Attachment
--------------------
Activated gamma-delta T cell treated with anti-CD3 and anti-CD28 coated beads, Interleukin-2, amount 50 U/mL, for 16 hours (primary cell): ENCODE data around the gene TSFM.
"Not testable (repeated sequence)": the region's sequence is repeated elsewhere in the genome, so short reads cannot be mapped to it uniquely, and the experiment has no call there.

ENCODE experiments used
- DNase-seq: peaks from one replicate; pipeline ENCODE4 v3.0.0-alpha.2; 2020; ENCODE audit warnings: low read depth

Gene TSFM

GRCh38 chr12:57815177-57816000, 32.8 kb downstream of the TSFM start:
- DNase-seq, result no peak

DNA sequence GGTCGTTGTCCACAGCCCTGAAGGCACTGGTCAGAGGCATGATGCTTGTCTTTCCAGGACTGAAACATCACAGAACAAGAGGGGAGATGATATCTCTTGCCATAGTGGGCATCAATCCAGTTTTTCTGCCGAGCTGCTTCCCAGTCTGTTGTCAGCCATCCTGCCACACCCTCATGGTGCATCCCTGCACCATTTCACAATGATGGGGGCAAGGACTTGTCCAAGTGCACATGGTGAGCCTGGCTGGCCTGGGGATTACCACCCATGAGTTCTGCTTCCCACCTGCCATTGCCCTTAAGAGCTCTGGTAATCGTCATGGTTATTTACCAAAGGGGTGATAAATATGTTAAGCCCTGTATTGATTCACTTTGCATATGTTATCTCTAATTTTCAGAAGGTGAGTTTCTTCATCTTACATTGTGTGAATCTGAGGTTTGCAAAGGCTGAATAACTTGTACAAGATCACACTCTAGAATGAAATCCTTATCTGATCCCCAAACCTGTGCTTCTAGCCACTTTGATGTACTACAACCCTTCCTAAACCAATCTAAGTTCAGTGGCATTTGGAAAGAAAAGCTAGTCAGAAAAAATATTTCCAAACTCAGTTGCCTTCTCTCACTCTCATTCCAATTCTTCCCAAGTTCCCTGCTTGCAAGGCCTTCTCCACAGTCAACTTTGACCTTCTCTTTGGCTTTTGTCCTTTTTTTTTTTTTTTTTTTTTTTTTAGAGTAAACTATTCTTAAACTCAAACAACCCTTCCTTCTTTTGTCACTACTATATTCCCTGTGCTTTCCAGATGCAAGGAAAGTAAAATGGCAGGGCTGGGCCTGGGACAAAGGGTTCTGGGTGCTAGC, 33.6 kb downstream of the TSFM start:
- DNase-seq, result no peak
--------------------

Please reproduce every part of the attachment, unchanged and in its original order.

Activated gamma-delta T cell treated with anti-CD3 and anti-CD28 coated beads, Interleukin-2, amount 50 U/mL, for 16 hours (primary cell): ENCODE data around the gene TSFM.
"Not testable (repeated sequence)": the region's sequence is repeated elsewhere in the genome, so short reads cannot be mapped to it uniquely, and the experiment has no call there.

ENCODE experiments used
- DNase-seq: peaks from one replicate; pipeline ENCODE4 v3.0.0-alpha.2; 2020; ENCODE audit warnings: low read depth

Gene TSFM

GRCh38 chr12:57815177-57816000, 32.8 kb downstream of the TSFM start:
- DNase-seq, result no peak

DNA sequence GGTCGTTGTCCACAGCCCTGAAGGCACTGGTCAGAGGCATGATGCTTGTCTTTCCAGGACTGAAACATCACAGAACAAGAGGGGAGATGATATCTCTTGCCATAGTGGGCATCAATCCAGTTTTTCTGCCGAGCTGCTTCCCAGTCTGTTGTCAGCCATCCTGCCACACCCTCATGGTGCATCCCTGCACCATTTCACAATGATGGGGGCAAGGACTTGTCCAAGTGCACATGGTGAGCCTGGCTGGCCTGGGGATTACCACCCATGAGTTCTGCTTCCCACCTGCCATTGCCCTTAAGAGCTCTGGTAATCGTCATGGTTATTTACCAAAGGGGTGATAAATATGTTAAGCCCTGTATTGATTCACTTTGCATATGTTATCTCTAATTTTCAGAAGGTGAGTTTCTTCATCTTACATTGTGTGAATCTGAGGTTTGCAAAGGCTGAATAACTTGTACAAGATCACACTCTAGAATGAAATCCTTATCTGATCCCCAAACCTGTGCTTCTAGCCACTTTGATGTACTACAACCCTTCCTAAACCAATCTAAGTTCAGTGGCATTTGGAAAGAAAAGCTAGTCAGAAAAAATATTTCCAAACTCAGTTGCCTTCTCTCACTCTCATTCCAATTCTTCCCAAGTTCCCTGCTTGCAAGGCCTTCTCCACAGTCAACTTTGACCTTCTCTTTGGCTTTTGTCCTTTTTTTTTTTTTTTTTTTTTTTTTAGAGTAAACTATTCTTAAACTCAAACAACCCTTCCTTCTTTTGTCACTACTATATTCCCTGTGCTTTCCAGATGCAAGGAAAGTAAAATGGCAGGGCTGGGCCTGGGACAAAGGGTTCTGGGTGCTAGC, 33.6 kb downstream of the TSFM start:
- DNase-seq, result no peak